Facing a drug addiction or substance use disorder can be terrifying. However, it helps to know that you are not alone. According to the Substance Abuse and Mental Health Services Administration (SAMHSA), more than 19 million adults reported having a substance use disorder within the past year. At Riverbank House, we are committed to helping people overcome drug addictions and develop strategies to stay sober.
Types of Drug Addictions That We Treat
At Riverbank House, we help our clients confront and overcome addictions to many types of drugs, including this partial list:
It is common for our clients to be battling more than one substance use disorder at a time, and we are eager to help in these dual diagnosis situations.
Signs of Drug Addiction
The most glaring sign of drug addiction is the loss of control. When a substance holds power over you, you begin to make decisions solely from the reference point of obtaining and using more of that substance. You may begin to notice that you are putting off spending time with others to do more drugs, or that your professional or social obligations begin to suffer. You may begin making choices that feel out of character because you are so focused on using a particular substance.
Side Effects of Drug Addiction
The side effects of drug addiction can be severe. Many substances can cause irreversible damage to the brain and the lungs. Users may experience behavioral changes, problems sleeping, and mood concerns. Beyond these psychological effects, drug addiction can cause side effects in many other areas of the body, including the heart, stomach, kidneys, and liver.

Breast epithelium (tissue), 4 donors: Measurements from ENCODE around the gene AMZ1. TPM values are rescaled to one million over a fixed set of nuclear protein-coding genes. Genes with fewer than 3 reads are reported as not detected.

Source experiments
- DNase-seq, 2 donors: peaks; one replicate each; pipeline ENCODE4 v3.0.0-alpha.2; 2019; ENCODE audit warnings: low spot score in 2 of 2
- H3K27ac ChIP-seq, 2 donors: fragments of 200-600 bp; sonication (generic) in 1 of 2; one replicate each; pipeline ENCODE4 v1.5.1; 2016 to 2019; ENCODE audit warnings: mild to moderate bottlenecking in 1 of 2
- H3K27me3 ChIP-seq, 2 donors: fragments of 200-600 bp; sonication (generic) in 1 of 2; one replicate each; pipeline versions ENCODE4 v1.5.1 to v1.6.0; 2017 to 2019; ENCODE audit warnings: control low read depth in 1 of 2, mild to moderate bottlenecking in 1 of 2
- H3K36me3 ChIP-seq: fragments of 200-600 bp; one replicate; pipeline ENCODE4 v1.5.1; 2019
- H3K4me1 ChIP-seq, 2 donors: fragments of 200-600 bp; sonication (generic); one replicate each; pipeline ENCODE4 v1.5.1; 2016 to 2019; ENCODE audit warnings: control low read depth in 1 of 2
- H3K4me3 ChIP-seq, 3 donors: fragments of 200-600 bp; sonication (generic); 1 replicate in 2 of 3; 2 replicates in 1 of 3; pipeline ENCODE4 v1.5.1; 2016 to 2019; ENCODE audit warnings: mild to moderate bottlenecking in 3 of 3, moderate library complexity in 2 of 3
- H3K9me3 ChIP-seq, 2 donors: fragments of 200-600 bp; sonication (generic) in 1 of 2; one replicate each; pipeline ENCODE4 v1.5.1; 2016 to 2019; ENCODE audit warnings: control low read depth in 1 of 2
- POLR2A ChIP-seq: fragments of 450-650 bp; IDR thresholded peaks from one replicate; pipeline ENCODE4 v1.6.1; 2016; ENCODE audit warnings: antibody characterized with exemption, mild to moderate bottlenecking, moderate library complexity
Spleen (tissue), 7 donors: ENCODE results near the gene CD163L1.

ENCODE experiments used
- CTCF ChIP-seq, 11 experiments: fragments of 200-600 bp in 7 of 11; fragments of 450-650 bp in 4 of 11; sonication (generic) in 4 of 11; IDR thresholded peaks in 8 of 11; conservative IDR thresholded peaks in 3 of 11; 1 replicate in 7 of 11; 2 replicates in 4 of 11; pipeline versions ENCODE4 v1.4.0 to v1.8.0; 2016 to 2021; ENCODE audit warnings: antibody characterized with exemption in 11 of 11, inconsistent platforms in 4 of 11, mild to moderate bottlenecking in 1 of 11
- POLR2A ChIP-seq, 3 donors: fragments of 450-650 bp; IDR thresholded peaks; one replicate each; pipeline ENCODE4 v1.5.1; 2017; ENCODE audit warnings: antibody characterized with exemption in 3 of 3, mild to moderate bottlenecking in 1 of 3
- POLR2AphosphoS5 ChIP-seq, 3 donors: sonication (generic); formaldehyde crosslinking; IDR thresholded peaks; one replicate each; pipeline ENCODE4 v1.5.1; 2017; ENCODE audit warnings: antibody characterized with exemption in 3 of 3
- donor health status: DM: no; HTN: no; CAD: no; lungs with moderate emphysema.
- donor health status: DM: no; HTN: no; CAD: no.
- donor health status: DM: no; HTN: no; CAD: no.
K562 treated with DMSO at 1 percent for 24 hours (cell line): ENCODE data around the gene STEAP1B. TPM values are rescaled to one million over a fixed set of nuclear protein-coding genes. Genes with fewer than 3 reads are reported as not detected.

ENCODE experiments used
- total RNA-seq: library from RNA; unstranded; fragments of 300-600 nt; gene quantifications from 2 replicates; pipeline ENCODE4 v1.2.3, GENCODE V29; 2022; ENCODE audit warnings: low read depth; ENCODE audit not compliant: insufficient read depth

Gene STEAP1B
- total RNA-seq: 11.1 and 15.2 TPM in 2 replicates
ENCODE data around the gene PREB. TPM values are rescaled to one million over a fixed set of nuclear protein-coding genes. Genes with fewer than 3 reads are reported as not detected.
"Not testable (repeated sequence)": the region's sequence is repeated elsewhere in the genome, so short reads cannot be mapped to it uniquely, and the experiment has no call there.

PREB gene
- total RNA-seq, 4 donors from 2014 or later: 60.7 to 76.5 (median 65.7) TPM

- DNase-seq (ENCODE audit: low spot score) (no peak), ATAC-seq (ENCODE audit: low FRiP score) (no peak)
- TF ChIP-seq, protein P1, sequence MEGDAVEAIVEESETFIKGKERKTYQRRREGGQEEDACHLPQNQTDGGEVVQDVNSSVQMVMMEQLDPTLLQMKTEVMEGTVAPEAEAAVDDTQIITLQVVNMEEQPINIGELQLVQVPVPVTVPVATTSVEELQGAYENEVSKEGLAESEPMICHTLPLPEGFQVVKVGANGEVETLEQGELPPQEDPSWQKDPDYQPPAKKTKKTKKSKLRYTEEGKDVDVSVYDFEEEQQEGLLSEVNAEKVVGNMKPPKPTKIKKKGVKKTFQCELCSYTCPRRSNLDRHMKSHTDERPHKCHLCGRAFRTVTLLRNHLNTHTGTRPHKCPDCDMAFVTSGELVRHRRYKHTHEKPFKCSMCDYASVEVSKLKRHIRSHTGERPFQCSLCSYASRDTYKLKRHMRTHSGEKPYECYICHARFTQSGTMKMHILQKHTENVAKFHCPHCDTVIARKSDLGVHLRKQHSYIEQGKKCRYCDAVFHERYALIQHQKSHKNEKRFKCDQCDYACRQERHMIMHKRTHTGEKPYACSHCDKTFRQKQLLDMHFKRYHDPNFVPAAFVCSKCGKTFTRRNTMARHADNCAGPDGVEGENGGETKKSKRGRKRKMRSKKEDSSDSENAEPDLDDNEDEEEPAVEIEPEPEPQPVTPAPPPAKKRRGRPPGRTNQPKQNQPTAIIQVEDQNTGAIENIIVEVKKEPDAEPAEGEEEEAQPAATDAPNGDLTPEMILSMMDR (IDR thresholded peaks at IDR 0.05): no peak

Withdrawal Symptoms of Drug Addiction
The first step of getting treatment for drug addiction is clearing the toxic substances from your body. However, the National Institute on Drug Abuse (NIDA) cautions that it can be difficult for most people with a substance use disorder to stop using drugs on their own because they can begin to feel very sick, which is a phenomenon called withdrawal.
Withdrawal symptoms vary based on the kind of substance you have been using. However, it is common to experience the following withdrawal symptoms when you stop using drugs:
Sweating and hot flashes
Gastrointestinal disturbances such as nausea, vomiting, or diarrhea
Muscle cramps or aches
Rapid heart rate or increased blood pressure
Restlessness or difficulty sleeping
Depending on the type of substances you have been ingesting, your body may need support during the withdrawal period with the use of specific medications. Some types of withdrawal can be dangerous or even fatal, so getting supervision during the withdrawal period is key.